When Geoffrey Craft, 4th grader at Clearfield Elementary, joined with his fellow students in a Flat Stanley project, he had no idea what type of response he would receive when he put his letter and his Flat Stanley in the mail in mid-December. When his response did come, though, several weeks later, the only words he was able to say when he saw the contents of the packet were, “Oh, gosh!” and “Wow!”
Flat Stanley is a children’s book that was written by Jeff Brown. It details the travels and adventures of a flat boy named Stanley Lambchop. To help students with their reading and writing skills and to encourage interest in geography, students can create their own Flat Stanley using a template provided by the Flat Stanley project. Once these characters have been decorated, students then choose an individual to whom they can send their Flat Stanley and request an account of their adventures during their visit.
Geoffrey Craft, son of Mike and Stephanie Craft, decided to go to the top, so to speak, when he opted to send his letter and Flat Stanley to Pennsylvania Avenue in Washington, D.C., the home of President Barack Obama. When Geoffrey came to school on January 10, 2011, he was almost speechless when April Ratliff, counselor at Clearfield Elementary, read the letter to the entire school during morning announcements. Not only did Geoffrey receive a letter signed by President Obama, he also received an autographed picture of the President, an autographed picture of the President and First Lady with their daughters, two pictures of Bo, the President’s dog, and maps of the White House. Geoffrey was all smiles as he carefully looked over all the items in the packet and was notably impressed when Mrs. Ratliff pointed out the official seal of the President on the White House stationary. The text of the letter Geoffrey received from President Obama appears below:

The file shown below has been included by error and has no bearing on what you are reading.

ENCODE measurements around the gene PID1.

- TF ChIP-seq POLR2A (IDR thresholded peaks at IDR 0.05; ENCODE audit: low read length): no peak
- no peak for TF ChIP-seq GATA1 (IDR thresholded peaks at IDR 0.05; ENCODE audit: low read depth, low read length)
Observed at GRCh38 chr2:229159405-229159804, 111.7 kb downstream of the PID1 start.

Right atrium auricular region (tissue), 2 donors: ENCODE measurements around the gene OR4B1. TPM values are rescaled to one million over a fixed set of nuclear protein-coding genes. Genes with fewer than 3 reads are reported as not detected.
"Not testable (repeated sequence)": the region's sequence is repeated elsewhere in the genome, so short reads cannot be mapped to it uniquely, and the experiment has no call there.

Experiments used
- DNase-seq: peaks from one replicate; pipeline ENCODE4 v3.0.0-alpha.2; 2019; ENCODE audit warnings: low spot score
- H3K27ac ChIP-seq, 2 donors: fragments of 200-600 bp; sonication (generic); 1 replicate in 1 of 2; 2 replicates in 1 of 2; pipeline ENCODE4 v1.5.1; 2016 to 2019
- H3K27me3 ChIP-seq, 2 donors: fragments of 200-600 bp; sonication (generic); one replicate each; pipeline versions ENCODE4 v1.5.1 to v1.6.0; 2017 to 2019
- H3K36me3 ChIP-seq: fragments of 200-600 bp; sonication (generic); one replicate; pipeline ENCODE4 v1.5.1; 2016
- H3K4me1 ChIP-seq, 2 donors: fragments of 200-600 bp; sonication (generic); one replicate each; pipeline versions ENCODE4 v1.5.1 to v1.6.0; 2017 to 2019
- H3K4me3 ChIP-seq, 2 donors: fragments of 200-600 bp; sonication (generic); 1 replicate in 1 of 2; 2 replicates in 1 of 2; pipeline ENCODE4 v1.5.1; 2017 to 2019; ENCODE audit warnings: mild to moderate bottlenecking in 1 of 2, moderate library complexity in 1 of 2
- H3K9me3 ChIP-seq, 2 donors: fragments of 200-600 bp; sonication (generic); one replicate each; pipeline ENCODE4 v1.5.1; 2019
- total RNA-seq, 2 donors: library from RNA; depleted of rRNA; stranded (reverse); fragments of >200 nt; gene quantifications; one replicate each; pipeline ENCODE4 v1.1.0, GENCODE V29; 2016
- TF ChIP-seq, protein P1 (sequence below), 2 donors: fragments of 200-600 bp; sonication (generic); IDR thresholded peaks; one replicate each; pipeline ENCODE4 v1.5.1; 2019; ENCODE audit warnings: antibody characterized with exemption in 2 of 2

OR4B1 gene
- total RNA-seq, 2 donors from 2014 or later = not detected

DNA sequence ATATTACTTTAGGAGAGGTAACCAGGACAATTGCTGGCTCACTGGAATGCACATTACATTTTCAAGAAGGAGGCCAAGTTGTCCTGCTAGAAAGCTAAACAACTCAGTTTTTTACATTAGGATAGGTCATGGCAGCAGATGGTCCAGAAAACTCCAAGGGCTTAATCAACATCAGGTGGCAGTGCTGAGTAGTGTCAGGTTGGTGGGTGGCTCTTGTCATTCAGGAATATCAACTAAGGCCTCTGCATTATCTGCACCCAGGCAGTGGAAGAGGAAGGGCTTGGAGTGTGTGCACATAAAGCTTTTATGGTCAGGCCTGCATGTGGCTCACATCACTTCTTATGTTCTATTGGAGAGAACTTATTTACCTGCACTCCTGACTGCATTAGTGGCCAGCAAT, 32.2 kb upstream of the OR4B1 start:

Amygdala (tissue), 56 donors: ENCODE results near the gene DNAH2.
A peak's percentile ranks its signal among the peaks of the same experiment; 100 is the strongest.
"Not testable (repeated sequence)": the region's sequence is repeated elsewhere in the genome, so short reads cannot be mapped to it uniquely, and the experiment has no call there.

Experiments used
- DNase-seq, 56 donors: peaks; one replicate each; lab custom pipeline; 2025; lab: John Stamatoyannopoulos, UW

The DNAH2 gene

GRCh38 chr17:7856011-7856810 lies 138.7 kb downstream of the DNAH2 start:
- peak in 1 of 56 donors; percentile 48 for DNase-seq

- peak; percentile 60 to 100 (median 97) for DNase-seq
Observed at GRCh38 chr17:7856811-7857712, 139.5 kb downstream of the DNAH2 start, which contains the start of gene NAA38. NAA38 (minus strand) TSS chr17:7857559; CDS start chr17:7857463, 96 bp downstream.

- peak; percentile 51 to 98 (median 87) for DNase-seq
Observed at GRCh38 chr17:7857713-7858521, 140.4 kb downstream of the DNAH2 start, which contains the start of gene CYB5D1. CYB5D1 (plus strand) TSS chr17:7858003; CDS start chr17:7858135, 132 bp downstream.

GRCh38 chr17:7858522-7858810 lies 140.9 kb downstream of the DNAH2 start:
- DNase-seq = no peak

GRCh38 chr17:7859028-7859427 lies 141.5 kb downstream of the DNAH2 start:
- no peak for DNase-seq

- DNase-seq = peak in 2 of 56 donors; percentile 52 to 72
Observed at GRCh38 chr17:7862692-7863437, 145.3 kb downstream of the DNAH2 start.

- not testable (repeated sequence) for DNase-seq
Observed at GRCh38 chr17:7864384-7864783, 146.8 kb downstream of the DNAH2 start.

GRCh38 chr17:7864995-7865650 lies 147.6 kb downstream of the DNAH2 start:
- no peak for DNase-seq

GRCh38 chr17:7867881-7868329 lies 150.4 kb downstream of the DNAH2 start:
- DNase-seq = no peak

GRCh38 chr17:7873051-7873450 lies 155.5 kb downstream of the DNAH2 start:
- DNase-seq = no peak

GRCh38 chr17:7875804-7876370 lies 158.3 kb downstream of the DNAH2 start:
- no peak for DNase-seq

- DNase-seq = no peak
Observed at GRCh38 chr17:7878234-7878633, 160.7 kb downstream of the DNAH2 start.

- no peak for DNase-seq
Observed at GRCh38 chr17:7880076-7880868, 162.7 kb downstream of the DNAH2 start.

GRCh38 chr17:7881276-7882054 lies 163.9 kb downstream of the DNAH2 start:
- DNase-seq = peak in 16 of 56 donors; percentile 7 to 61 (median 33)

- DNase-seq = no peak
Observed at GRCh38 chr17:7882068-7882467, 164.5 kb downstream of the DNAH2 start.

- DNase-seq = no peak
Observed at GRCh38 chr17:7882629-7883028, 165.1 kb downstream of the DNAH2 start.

Thank you for sending Flat Stanley to the White House. I am pleased to report that he worked hard, listened carefully, and had a lot of fun!
Your friend’s visit came at a time of great hope and opportunity for our Nation. He mentioned how much your class wanted to learn about what goes on at the White House, and I was happy to have him join me on my daily activities. In the morning, he walked with me through the halls of the West Wing and joined me for meetings in the Oval Office with my senior staff and many guests. Flat Stanley got a chance to tour the East Wing and study its beautiful rooms and artwork on display. At the end of the day, he came with me to the South Lawn and played catch with our dog, Bo, as the sun set over Washington, D.C. Of course, he also said hello to First Lady Michelle Obama. We always enjoy having visitors at the White House.
He told me how surprised he was by the important role reading, writing, math, and science all play in my job. As a lifelong student, and as President, I use these skills every day. I can tell you with certainty that whatever path you choose, the things you learn in school and the extra reading and exploration you do after school will always be helpful to you in your life.
Flat Stanley was engaging, interested, and showed up to the White House each morning with a pencil in hand, ready to learn. It was a pleasure to have him here. As I send him back to you, I urge you to bring that same thirst for knowledge to your classroom and passion for serving others to your community. Together, we will make America even better in years to come.